In May of 1940, 60 years ago this month, Donald Roebling delivered a prototype of an amphibious vehicle for testing by the United States Marine Corps.
Donald Roebling had moved to Clearwater, Florida in 1929 to get away from his parents. He was heir to a famous name and prestigious family. His great grandfather John Roebling designed the Brooklyn Bridge, and his grandparents Col. Washington and Emily Warren Roebling led its construction. His grandfather was a Civil War hero of the Union Army, who suffered from decompression illness (the bends) after he fought a fire in the underwater building structures used to construct the Brooklyn Bridge, and his grandmother took over management of the massive project afterwards. Their son, John Roebling II, was also an engineer, and a chemist. The family company was large, and produced important material for the military in World War I. Donald had quite a legacy to live up to.
Donald grew up in New Jersey, on his family’s estate, and was sent to boarding school in Virginia. He did not do well in school, and on graduation in 1927, enrolled in an electrical training school. That lasted only a few months, when he was expelled after conflicts with his instructors.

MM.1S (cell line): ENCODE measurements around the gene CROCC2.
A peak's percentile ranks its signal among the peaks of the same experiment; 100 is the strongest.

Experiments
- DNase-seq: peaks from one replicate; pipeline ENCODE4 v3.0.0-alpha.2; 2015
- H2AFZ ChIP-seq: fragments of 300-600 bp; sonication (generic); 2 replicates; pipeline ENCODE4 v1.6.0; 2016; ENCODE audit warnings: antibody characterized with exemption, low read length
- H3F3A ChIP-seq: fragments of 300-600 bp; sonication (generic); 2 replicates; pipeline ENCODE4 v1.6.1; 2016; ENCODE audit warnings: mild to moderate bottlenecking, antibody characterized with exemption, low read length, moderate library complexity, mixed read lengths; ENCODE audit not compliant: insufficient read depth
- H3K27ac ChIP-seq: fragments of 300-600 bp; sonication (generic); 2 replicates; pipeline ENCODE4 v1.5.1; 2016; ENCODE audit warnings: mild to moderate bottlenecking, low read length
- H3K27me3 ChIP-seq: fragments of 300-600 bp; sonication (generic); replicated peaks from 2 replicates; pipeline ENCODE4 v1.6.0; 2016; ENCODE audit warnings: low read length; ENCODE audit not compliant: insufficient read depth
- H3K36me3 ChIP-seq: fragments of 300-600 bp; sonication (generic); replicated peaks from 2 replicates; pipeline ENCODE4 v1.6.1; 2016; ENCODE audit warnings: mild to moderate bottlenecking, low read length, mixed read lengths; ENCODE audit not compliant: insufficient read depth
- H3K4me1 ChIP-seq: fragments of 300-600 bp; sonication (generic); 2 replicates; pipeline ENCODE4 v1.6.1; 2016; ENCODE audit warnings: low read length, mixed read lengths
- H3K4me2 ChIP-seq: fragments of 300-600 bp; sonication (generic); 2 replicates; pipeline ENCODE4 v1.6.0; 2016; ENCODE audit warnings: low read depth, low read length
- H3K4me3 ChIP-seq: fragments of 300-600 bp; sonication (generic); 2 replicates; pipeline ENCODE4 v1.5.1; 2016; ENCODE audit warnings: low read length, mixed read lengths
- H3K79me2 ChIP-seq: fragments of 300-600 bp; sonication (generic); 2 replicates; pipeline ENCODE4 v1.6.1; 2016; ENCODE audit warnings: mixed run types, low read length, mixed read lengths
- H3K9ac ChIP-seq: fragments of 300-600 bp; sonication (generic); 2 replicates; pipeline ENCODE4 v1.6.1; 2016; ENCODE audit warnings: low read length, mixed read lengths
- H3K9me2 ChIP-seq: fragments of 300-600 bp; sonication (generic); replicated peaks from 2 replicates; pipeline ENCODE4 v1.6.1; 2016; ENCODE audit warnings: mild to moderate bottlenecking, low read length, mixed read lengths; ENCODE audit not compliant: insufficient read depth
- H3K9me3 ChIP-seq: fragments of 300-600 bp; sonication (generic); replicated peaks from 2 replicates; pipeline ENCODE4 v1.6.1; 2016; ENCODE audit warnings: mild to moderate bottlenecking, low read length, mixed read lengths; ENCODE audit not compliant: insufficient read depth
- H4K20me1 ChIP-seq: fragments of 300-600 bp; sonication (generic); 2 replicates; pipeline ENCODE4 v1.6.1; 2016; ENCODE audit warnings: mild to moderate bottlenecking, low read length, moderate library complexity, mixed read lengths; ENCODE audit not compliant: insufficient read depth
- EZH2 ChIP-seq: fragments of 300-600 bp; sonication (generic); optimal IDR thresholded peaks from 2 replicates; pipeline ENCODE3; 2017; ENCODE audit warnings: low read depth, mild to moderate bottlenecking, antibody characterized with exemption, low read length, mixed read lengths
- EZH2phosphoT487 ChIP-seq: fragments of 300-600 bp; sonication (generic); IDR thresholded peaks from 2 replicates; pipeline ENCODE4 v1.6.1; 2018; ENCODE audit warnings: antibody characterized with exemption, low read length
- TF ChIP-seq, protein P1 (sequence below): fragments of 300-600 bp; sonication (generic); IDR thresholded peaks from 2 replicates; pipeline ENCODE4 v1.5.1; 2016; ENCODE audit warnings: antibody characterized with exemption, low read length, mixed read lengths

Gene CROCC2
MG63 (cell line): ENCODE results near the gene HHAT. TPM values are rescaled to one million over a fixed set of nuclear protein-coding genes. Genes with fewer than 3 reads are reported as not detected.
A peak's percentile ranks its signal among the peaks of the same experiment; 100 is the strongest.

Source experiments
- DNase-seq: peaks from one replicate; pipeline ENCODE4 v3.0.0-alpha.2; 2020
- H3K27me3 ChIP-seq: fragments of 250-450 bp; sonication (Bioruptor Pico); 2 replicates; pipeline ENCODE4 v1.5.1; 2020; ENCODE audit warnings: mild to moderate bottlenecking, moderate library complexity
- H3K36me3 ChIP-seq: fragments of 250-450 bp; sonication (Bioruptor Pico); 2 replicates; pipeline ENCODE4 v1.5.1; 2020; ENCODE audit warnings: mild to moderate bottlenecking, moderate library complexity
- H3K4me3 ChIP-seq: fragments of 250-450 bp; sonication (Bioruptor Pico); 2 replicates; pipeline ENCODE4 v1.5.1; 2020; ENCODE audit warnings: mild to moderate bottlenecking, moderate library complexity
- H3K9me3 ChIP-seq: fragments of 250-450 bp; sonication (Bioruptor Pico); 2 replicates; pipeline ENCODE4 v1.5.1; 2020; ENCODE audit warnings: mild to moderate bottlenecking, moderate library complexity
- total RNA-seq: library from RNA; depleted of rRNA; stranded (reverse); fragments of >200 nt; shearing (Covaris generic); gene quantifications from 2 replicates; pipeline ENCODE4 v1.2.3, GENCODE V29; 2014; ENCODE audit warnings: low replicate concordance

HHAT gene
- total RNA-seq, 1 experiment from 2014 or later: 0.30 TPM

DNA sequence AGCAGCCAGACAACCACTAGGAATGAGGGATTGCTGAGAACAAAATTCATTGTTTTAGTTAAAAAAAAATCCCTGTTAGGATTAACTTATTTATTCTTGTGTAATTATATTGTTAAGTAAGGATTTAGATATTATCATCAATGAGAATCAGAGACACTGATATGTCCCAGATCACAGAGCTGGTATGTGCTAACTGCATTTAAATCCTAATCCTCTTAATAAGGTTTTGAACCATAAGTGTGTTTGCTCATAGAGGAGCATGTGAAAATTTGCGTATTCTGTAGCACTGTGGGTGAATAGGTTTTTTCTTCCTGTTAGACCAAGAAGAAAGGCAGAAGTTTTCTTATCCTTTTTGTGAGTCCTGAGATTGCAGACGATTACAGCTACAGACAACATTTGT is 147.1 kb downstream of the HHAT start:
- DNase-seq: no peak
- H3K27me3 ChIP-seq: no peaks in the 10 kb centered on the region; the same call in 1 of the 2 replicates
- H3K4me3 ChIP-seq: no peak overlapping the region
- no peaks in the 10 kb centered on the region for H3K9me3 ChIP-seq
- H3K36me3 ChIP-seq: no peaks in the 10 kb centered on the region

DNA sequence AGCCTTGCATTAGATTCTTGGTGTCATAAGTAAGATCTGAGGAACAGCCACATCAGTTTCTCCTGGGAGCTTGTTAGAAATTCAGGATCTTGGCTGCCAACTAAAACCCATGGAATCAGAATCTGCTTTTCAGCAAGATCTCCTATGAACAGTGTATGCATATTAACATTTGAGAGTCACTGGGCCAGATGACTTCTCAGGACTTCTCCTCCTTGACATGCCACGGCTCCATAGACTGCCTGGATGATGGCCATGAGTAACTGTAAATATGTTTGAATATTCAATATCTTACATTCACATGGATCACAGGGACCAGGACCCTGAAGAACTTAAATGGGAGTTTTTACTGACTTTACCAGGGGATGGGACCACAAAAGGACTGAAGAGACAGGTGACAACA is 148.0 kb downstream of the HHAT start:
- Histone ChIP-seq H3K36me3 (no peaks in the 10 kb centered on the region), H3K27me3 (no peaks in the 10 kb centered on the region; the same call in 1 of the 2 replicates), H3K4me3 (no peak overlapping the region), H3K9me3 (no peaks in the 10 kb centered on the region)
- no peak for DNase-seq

When he arrived in Florida at the age of 21, his father helped him start a company to construct luxury homes as part of a housing boom in the area. Donald also built himself a fine home, married, and put together a big workshop to tinker in.
With the Great Depression, the bottom fell out of the real estate market. Those years also saw a series of terrible hurricanes. Six months before Donald moved, the 1928 Okeechobee Hurricane had come through. It formed in the Caribbean in September and hit Puerto Rico with winds over 160 mph before arriving in South Florida. It landed at Palm Beach with winds at 145 mph destroying many homes. Some of the worst impact was well inland, as Lake Okeechobee broke through its dikes. At least 2,500 people died, and many bodies were never recovered. In 1933 a category 4 storm came ashore in Jupiter, and then in 1935 a category five hurricane (winds of 185 mph) hit most of the state. Known as the 1935 Labor Day Hurricane, it crossed the keys with storm surges of 18-20 feet, and then traveled northward, skirting the west coast of Florida and staying off the coast. It is still the strongest hurricane to make landfall in the United States. It cost $100 million very scarce Depression-Era dollars in damage.
John Roebling II encouraged his son to take on an engineering task. He asked Donald if he could make an amphibious vehicle that could rescue people from the flood waters after hurricanes. John offered to pay for the design, manufacturing, and testing of such a vehicle. He knew that his son was mechanically gifted and eccentric, and hoped to set him a task worthy of his family history. Donald was excited by the challenge.
He chose aluminum because it was light, and instead of powering the vehicle with two drive trains for land and for water, he chose one—tracks with cleats that both gripped mud and paddled through water. He named it the Alligator. His innovative choices were the keys to the success of his vehicle, but also complicated its manufacturing. Use and methods for working with aluminum were untested, and methods for steel did not apply. Tracks that were good in both mud and water were tough to make, requiring testing of different patterns and materials.